Nov 24, 2009

And Now for Something Completely Different

One of the things I like about cycling is the endless opportunity to experiment with gear. Taken to an extreme this can be an expensive (or even decadent) pass-time, but like anything slightly deviant, if done in moderation it's a lot of fun.

My newest experiment is with some handlebars on my Marin mountain bike. The bike itself is an older, steel Marin with nice-for-the-era components. I found it on the consignment rack at a local bike shop last winter when I was in the market for a reasonably priced bad weather bike. The Marin is a little too nice to be a real winter beater, but it fit me well and was virtually new old stock, so it ended up coming home with me.

I had not ridden it much until this fall. The Rawland claimed almost all of my summer cycling time this year, but I figured that this would come in handy once the weather got more adverse. I outfitted the Marin with some fenders and moved a spare rack over to this bike anticipating commuting on it into the Fall and possibly the Winter. We have been blessed with a beautiful, if a little rainy, Fall. This gave me a lot of time on the bike, and woke me up to the fact that "bad weather" includes darkness (at least for me). The bike now sports a Superflash and my bright headlights as well.

I have come to really like this bike; it's as light as anything I ride except for my nice road bikes, and it is pretty lively and fun as well. My only real gripe was the handlebars, which were some flat aluminum bars under the Marin brand. I have never been a fan of flat bars because I like multiple hand positions, but the truth is that as short as my commute is, they were just fine. Never one to be satisfied with "just fine", I came across an interesting looking bar that a contact on Flickr was rocking on his old Kona.

After a few email exchanges to find out what the bar was and how my contact liked it, I ordered up a TiTec H bar for the Marin. Hiawatha set it up for me while I was out of town, so that part couldn't have been easier, and they did a great job with estimating the correct stem for me (it pays to know the mechanic, or rather for the mechanic to know you) and I have been happy with these things for a week now. Good looking, multiple hand positions, and plenty of room for lights.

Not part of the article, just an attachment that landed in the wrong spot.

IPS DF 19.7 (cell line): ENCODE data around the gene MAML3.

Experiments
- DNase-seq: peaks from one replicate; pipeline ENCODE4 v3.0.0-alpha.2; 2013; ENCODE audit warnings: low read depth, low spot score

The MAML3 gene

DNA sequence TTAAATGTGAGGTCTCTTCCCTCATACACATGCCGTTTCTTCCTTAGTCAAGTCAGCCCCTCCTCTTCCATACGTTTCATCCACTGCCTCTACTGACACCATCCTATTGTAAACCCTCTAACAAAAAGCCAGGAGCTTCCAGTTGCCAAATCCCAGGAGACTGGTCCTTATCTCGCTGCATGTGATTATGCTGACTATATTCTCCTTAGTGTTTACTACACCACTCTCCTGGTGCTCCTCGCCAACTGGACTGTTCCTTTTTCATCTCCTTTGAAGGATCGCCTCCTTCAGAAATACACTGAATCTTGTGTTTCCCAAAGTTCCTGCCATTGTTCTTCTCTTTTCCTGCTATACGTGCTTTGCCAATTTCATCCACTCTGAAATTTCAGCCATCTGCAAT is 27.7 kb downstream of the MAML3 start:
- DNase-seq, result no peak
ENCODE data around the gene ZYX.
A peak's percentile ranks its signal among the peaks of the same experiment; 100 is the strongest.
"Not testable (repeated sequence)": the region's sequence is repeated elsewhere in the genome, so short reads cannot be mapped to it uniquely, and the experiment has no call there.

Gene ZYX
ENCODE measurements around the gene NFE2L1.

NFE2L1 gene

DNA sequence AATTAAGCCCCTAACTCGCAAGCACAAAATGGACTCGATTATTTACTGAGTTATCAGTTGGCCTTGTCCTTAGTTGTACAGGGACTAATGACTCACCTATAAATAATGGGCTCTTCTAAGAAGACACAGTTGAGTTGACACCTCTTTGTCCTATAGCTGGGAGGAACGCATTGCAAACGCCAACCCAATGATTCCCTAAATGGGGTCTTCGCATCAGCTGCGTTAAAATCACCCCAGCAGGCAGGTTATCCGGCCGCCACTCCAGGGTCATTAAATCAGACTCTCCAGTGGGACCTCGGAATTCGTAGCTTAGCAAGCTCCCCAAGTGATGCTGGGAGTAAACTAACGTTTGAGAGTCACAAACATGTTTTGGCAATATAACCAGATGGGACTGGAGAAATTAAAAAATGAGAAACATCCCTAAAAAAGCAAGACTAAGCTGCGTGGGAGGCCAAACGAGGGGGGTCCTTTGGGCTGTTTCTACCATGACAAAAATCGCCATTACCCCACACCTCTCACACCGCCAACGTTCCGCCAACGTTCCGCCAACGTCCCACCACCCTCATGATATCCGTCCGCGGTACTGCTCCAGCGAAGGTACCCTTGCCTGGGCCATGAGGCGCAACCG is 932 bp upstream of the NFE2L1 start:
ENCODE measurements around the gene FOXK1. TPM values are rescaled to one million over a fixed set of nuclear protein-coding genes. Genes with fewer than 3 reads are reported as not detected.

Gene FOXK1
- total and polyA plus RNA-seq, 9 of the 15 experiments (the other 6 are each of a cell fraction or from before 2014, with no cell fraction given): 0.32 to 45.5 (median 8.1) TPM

I am tweaking brake lever position and still making peace with the trigger shifters, but this is a process, not a race to the finish. I'll need to see what works best and how things work with gloves, etc. My dream scenario for this bar is to totally wrap it with cork tape, but with brake levers and shifters, that might not be possible. Even so, it's better than my old flat bar, so I am sharing a few pics in case anyone else is dissatisfied with the usual offerings in the flat bar department.


  1. I'm contemplating replacing the bars on my wife's Long Haul Trucker with these. Her hands are big enough to reach the brakes and this causes her to lose confidence in her bike-handling. This will give her multiple hand positions and the ability to reach the brake handle. These are the real titanium bars, but the aluminum ones, right?

  2. The bars look great and hopefully will do you well this winter. They sorta look like flat and bullhorns merged together.

  3. Bro. Yam - the TiTecs are the aluminum version. They are licensed copies of the Ti originals. I think the titanium versions run about $500 or so, I am long way away spending that kind of money on handlebars. Titanium on any of my bikes would be pretty out of place, too.

    Shishi - you are right, these do seem to be flats with bill horns. The arms are in closer to the torso on the extensions, however. I always felt my bull horns stretched me out and gave me a wide stance, which I didn't like as much. These seem better.